How we Increased Team Happiness by Introducing Scrum inside Kanban

Recently I’ve been working with a team responsible for triage. Though initially a medical terms, it explains quite well with what the team was doing – reviewing requests coming from customers and identifying whether issues reported are expected behavior, bugs or feature requests and how important they are

Bright individuals were working in this team, great developers and testers. But let’s be honest, triage can be boring, especially, for prolonged periods of time. It’s not that we don’t care about our customers’ requests, it’s just we’d love to work on something more engaging and challenging.

At the same time we can’t abandon triage completely – customers will be customers with requests. But how do we keep triage going fast and give everyone on the team an opportunity to shine?

​Initial setup

The team from the start was a big team and was supposed to grow (above regular Agile team standards). This allowed us to have a couple of people available to work on something else than triage.

In our work we used Kanban approach with agreed upon SLAs from our side. We’ve also been trying to limit the Work in Progress items per each team member to keep the flow, well, flowing.

Each person on the team would take new tickets as they came in and followed them thru to the end until they got resolved or turned into a bug. So once a team member picked up the ticket he/she is fully responsible for it

Getting ready to work on new features

As I mentioned before, our main goal was to accomodate feature work and keep on top of our SLAs for triage.

In an effort to introduce some feature work for the team, we work with our Product Owner (who we “borrowed” from a regular Scrum framework) to define a backlog of stories we can take.

Any limitations? Yes, we’re in a unique scenario here. We agree to work on a single story at a time and we do not fully commit to a certain delivery date. We will provide an ETA for our own tracking purposes, but we cannot guarantee anything, because you never know when the team might need to revert to an escalated issue from a high-profile client.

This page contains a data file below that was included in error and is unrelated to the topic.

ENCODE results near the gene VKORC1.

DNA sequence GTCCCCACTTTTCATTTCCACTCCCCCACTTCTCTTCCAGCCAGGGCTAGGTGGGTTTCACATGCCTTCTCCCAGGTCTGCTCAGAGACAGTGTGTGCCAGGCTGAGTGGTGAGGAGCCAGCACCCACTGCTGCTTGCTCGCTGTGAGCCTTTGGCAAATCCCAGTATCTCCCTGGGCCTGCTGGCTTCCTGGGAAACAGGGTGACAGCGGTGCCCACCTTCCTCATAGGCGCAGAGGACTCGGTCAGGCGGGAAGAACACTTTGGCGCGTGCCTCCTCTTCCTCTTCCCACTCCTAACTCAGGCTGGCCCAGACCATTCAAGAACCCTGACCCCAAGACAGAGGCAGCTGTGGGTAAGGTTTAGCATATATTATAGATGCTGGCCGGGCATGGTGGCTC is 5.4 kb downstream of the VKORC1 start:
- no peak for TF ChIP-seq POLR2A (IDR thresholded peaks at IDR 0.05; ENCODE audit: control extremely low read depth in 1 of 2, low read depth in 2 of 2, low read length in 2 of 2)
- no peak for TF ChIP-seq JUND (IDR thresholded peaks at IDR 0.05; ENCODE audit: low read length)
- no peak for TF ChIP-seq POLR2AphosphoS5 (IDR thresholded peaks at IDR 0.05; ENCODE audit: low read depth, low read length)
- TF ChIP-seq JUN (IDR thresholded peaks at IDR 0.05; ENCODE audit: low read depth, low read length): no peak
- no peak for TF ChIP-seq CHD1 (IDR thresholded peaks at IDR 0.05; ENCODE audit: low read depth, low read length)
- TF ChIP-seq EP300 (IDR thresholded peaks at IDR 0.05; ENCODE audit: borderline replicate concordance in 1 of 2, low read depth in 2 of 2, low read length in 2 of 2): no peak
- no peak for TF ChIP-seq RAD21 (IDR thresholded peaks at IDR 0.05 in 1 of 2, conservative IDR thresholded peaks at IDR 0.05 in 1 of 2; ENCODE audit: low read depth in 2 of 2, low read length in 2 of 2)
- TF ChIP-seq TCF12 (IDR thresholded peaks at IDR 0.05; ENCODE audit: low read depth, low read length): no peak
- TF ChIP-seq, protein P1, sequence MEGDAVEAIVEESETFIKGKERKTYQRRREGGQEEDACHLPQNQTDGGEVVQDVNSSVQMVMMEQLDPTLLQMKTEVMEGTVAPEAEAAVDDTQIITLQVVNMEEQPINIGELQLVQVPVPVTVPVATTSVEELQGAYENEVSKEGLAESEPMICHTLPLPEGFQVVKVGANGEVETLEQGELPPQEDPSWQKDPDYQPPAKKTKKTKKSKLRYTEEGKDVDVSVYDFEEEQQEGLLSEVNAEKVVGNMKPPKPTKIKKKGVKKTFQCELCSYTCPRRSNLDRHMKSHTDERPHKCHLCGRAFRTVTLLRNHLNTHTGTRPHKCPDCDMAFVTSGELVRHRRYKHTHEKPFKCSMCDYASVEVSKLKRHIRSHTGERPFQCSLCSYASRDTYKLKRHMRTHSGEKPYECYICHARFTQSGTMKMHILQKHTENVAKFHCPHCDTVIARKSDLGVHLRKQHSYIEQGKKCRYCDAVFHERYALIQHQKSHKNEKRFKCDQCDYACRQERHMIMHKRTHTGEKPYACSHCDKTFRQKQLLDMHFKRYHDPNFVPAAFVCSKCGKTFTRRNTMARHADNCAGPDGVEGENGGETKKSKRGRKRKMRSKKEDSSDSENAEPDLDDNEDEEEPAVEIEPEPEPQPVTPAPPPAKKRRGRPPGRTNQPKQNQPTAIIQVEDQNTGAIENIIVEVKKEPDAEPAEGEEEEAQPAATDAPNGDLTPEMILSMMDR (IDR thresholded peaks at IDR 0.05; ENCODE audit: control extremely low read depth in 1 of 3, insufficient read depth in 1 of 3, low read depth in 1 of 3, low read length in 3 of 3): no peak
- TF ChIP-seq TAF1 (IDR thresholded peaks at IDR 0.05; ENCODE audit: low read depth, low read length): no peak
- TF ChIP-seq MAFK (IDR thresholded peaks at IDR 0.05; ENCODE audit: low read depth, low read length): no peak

What does it mean for the Product Owner? He should choose user stories and bugs to fix that are not time sensitive and are not customer commitments.

Creating a sub-team

At the beginning we tried assigning various tasks from the feature stories to different team members to give everyone a chance to work on something new. But we quickly realized that we were losing focus on both sides: triage and feature work. Our user story would drag forever and customer requests would pile up. The main reason was, of course, frequent switch of focus.

We were looking at different solutions we could implement to solve the issue:

  • Time box the work on the user story to 2 days, then switch to customer requests for 2 days, rinse and repeat. That way we can make sure we follow our SLAs. But it would still create a frequent focus switch that slows us down.
  • TIme box the work by 1 working week. That way we can have enough time to focus on the feature work, but we will be missing SLAs on requests that were already worked on by certain team members previously.
  • Dedicate a small team to work on the feature for each sprint.

The last idea seemed like the best solution we could implement.

Why? It allowed 2-3 people to work on the feature together as a team (much like a Scrum team) for a whole sprint without interruptions (much like how actual Scrum works). It means better focus on the work at hand and quicker results.

At the same time we would be able to work on customer requests and support the SLAs with team members fully dedicated to this work.

An important addition to that is rotation: everyone on the team would have a chance to work on a feature, generally every 3 sprints.

As for the dedicated feature team, it was gaining all the benefits of the self-sustaining, self-organising team with great commitment to deliver the feature as soon as possible in ihigh quality.

The only edge case here would be emergencies and excalations. It was agreed by the team that if some customer request of very high priority comes up that requires someone from the dedicated feature team to step in, we would need to put the feature work on hold. But once again, it would be a rare case that would disrupt our work anyway.

At the end of the day, we developed a process based on our commitments to our customers as well as desires of our team. Though it might not be ideal on a global scale of the organisation as a whole, but it was definitely a solution that was there to resolve an important concern without creating new ones.

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About the author

Hi, my name is Daria Bagina. I’m a Professional Scrum Trainer with and a experience Agile leader. I help teams and organizations to get the most out of the Scrum and Agile implementation by sharing my personal stories and practical advice.

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